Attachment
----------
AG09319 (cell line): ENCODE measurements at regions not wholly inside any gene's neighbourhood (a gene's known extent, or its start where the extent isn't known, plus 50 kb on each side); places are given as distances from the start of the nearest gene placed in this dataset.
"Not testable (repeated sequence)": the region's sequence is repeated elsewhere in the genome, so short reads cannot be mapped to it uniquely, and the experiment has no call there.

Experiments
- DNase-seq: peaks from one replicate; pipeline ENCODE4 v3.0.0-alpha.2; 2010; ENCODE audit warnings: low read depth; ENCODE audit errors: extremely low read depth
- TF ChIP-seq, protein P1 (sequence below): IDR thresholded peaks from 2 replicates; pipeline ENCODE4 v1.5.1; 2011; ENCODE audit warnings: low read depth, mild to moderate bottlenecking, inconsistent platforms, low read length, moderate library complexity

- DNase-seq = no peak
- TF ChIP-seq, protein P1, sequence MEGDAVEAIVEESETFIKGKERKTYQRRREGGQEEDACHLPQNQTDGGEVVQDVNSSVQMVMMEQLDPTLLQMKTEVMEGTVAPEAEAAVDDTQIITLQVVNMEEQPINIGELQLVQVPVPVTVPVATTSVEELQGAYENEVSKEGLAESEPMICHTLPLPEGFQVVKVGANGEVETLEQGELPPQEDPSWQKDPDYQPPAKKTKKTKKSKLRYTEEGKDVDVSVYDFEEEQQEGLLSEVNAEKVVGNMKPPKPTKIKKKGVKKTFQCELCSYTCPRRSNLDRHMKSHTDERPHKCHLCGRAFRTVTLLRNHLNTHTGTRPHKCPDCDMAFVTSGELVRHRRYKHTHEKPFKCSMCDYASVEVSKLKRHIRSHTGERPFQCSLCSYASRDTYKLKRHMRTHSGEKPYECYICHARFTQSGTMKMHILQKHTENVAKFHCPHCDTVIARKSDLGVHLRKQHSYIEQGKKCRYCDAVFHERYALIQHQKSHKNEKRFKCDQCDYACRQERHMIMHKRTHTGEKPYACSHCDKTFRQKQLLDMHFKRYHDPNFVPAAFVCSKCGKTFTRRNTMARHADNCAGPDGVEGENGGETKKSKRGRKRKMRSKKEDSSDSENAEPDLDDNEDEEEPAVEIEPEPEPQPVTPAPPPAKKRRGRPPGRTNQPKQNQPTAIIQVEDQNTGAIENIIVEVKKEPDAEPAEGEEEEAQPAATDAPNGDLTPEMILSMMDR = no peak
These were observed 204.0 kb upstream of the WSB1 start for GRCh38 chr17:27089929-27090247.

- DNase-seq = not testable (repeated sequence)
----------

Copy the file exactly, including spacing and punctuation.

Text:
AG09319 (cell line): ENCODE measurements at regions not wholly inside any gene's neighbourhood (a gene's known extent, or its start where the extent isn't known, plus 50 kb on each side); places are given as distances from the start of the nearest gene placed in this dataset.
"Not testable (repeated sequence)": the region's sequence is repeated elsewhere in the genome, so short reads cannot be mapped to it uniquely, and the experiment has no call there.

Experiments
- DNase-seq: peaks from one replicate; pipeline ENCODE4 v3.0.0-alpha.2; 2010; ENCODE audit warnings: low read depth; ENCODE audit errors: extremely low read depth
- TF ChIP-seq, protein P1 (sequence below): IDR thresholded peaks from 2 replicates; pipeline ENCODE4 v1.5.1; 2011; ENCODE audit warnings: low read depth, mild to moderate bottlenecking, inconsistent platforms, low read length, moderate library complexity

- DNase-seq = no peak
- TF ChIP-seq, protein P1, sequence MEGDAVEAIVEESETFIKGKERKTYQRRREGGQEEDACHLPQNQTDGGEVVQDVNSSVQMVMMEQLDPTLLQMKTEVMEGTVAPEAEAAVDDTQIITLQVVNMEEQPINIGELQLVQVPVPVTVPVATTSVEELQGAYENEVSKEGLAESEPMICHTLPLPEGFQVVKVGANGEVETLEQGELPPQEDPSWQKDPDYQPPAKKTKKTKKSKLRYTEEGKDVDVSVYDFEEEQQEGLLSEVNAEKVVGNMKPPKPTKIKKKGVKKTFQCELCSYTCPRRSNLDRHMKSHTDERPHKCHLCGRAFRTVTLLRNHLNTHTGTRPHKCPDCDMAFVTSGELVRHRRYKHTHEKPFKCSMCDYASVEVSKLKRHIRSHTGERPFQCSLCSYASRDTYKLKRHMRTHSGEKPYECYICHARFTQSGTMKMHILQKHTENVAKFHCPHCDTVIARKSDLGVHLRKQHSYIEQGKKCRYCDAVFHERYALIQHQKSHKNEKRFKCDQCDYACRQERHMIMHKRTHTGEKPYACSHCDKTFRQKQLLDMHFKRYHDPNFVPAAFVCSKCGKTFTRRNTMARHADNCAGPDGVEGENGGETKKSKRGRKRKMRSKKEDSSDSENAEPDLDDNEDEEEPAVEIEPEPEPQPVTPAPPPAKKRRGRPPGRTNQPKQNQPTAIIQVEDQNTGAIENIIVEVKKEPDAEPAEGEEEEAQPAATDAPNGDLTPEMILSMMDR = no peak
These were observed 204.0 kb upstream of the WSB1 start for GRCh38 chr17:27089929-27090247.

- DNase-seq = not testable (repeated sequence)